(CMR) The Human Rights Commission has identified a legislative gap that has been highlighted as a result of the recent protests by Cuban nationals and their families on the steps of the Government Administration Building.
CMR understands that on Tuesday government issued the wife of one of the protestors a two-year certificate that allows her to remain and work in the Cayman Islands without the need for a work permit. It is unclear if this is the same Residency and Employment Rights Certificate status that foreign nationals married to Caymanians are able to obtain.
The protests have been ongoing for over 13 days now and have raised a number of questions about the legal entitlement that family members of refugees holders have available to them.
On Friday afternoon CMR attended the Administration building when it was disclosed that the husband had been permitted to go inside the building with his young child. However, the wife, Erica Alvarez-Freites, was not allowed inside.
She explained that she had been arrested for a number of offenses because of the protest and as a result had her passport confiscated.
She also explained in a very emotional state that she was simply fighting for what she saw as basic rights:
Days before we had the opportunity to interview two other Cuban nationals about their predicament with a view to understanding precisely what they were asking for and also assisting them in understanding why some Caymanians are insulted by the protests:
The statement issued by the HRC reads in full:
The Human Rights Commission is aware of the general concern and public interest in relation to the matter of the Cuban refugees who have been actively and peacefully protesting on the steps in front of the Government Administration Building in the past week. As a brief background on the matter, a Cuban political refugee is seeking rights for his family to be granted residency and employment rights for his spouse in the Cayman Islands. This ongoing sensitive matter has identified a gap within the Customs and Border Control Act, 2018 (the “Act”), as there is currently no provision to regularise the expatriate spouse.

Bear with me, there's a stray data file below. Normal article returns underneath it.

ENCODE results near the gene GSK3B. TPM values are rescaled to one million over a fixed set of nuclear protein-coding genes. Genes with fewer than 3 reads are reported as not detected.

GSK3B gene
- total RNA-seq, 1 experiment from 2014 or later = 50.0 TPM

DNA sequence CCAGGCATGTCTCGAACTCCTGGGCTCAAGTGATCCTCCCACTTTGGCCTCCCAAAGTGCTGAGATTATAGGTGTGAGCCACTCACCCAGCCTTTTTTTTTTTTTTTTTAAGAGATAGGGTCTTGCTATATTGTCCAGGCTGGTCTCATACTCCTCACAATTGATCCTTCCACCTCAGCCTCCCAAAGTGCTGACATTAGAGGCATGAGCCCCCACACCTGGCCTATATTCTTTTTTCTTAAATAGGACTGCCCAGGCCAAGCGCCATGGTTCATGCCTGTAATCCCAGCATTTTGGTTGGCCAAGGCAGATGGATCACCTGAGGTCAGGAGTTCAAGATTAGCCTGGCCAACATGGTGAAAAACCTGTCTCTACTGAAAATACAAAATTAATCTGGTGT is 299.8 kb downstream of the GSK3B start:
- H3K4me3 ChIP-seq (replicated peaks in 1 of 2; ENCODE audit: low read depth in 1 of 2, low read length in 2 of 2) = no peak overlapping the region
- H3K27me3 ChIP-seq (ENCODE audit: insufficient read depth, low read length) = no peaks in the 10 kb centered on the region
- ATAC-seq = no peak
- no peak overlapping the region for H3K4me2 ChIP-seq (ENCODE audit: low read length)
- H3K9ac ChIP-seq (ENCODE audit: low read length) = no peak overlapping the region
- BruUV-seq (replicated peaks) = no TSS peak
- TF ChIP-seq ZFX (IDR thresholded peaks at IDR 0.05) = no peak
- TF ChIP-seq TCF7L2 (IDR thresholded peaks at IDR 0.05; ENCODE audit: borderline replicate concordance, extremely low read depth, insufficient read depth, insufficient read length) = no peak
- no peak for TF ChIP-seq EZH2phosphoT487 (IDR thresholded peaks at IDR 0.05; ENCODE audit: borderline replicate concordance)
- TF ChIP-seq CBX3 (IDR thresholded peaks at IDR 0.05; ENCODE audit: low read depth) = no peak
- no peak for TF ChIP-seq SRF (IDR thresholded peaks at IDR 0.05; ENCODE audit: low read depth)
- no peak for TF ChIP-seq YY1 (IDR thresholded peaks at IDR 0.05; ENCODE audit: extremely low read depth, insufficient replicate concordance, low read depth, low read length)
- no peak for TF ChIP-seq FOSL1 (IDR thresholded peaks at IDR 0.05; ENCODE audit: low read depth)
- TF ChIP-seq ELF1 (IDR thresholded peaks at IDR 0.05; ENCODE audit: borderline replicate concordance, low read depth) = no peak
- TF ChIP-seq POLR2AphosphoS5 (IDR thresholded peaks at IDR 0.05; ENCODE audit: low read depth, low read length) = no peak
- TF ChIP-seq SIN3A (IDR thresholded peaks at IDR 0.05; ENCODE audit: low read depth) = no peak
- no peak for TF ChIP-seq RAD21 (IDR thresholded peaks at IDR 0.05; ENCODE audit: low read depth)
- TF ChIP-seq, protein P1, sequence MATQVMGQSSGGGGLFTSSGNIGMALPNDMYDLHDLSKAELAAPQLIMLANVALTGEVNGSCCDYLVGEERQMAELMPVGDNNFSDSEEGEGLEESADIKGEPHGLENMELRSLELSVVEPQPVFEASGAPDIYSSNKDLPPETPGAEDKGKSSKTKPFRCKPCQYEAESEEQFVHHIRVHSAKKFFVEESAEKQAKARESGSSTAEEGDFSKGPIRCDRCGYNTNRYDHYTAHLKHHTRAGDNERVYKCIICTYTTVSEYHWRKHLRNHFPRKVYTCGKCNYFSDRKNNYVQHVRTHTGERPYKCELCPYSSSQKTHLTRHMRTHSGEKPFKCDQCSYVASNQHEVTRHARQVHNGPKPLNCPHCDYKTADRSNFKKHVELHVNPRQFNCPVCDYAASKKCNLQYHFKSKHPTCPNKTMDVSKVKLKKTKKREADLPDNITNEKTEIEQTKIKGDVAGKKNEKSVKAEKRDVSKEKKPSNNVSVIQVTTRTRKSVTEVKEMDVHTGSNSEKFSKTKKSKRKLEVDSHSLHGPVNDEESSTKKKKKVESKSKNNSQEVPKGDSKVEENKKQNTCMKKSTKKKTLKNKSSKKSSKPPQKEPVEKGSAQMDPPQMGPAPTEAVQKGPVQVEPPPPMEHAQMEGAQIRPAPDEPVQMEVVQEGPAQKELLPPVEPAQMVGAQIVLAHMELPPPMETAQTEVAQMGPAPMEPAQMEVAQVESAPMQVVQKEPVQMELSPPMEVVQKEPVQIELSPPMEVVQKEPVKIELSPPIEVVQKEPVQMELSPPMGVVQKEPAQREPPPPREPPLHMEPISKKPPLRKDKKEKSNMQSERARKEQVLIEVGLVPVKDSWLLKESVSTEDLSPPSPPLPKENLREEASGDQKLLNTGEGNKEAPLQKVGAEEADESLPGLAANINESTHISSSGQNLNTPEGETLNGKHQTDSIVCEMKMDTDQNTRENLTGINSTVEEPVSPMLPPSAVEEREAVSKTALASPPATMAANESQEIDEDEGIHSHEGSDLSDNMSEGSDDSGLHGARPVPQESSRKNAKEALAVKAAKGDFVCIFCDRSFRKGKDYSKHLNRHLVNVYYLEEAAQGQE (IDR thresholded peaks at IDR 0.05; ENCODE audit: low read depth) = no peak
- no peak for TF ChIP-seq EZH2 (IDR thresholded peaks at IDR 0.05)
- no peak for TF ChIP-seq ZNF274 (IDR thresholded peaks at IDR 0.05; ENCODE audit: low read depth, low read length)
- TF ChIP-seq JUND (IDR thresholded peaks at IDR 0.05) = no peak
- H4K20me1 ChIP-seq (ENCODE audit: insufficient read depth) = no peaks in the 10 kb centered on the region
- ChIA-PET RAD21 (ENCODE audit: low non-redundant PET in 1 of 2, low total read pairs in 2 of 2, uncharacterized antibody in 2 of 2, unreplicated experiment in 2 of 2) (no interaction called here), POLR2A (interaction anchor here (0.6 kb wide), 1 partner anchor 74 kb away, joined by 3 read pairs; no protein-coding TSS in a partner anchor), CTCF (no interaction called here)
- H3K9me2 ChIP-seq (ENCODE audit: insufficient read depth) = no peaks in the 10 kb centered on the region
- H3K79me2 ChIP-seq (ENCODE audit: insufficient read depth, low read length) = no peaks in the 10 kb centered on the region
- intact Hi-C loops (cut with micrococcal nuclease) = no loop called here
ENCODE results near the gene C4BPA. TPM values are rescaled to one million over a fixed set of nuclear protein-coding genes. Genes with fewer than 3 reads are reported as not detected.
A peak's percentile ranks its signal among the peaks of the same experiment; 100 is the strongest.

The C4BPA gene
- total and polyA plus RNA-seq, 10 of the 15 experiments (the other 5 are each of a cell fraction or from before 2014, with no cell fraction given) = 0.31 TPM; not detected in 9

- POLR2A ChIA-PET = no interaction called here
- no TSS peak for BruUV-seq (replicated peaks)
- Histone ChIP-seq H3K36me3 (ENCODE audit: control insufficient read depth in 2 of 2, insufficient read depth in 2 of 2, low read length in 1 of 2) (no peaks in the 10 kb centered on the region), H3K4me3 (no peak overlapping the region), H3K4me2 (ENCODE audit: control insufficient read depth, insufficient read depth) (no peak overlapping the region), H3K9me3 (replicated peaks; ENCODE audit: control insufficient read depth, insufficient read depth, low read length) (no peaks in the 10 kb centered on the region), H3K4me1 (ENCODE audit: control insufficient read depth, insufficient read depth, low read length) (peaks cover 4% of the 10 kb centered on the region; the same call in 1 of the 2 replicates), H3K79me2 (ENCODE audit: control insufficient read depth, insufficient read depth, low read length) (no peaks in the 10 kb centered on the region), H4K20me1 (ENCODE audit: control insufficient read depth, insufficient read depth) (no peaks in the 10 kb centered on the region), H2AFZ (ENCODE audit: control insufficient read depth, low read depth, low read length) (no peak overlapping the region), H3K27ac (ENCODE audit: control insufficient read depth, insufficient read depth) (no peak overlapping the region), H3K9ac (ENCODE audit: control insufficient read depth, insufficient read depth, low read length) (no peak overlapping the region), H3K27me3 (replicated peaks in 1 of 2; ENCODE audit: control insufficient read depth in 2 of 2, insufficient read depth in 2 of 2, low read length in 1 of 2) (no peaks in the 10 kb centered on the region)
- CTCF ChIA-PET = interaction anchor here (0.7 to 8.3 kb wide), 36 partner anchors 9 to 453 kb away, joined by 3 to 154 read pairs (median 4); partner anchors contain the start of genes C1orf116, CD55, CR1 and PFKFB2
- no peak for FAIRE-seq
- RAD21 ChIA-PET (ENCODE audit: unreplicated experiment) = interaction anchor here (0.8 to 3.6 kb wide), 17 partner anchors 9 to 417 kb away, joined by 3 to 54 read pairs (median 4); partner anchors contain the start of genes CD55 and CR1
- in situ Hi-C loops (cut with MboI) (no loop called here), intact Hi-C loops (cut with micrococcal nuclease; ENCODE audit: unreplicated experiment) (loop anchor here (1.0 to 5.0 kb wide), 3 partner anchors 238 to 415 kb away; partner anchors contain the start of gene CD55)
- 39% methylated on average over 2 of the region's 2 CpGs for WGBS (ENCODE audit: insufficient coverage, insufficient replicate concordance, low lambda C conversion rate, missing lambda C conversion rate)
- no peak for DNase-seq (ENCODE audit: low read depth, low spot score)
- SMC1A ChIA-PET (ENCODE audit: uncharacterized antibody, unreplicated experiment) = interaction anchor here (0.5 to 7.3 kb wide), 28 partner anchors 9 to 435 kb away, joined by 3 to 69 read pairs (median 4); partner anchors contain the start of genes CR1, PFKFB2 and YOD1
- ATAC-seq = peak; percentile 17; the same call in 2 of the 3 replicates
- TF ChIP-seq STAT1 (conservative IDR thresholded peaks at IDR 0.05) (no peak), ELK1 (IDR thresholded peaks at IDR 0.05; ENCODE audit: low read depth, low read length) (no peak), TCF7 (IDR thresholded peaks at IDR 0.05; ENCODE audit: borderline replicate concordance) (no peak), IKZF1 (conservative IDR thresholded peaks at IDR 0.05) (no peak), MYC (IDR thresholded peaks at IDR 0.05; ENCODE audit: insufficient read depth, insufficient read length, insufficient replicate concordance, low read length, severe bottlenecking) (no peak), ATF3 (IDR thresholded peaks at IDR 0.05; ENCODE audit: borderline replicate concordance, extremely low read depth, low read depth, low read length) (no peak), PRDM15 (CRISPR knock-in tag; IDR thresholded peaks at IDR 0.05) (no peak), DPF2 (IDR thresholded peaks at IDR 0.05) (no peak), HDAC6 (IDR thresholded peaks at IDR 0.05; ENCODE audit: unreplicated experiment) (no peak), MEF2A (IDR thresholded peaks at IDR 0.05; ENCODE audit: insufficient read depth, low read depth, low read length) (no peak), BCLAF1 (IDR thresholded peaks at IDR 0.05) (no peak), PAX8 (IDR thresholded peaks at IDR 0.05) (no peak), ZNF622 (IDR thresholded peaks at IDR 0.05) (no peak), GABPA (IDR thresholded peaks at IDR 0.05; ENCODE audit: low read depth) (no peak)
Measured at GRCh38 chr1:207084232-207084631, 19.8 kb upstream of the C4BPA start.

The Commission has been working in the background to seek a sound resolution to address this matter. The Commission has been in correspondence with the Ministry of Employment and Border Control (the “Ministry”) since 2019 and upon identifying the inability to add spouses to asylum approvals which is in accordance with s.113 of the Customs and Border Control Act, 2018, the Commission has expressed recommendations to consider a prima facie conflict between the Act and s.9 of the Constitution – Right to Private and Family Life, as well as the United Nations Convention relating to the Status of Refugees, to which Cayman is a signatory. Furthermore asylum grantees are required to be treated equally to nationals, and therefore spouses should be able to apply for Residency and Employment Rights Certificate.
The Ministry has indicated that work is currently being undertaken to amend the Act to address these concerns. Due to the sensitive nature and the alleged breach of human rights in this regard the Commission continues to advocate for the urgent remedying of this matter to remain a top priority particularly for the incoming Government, so that no one residing in these beauteous Cayman Isles are disenfranchised in any respect.
The referenced 2009 letter correspondence to the Ministry of Employment and Border Control, can be found on the Commission’s website http://www.humanrightscommission.ky/legislation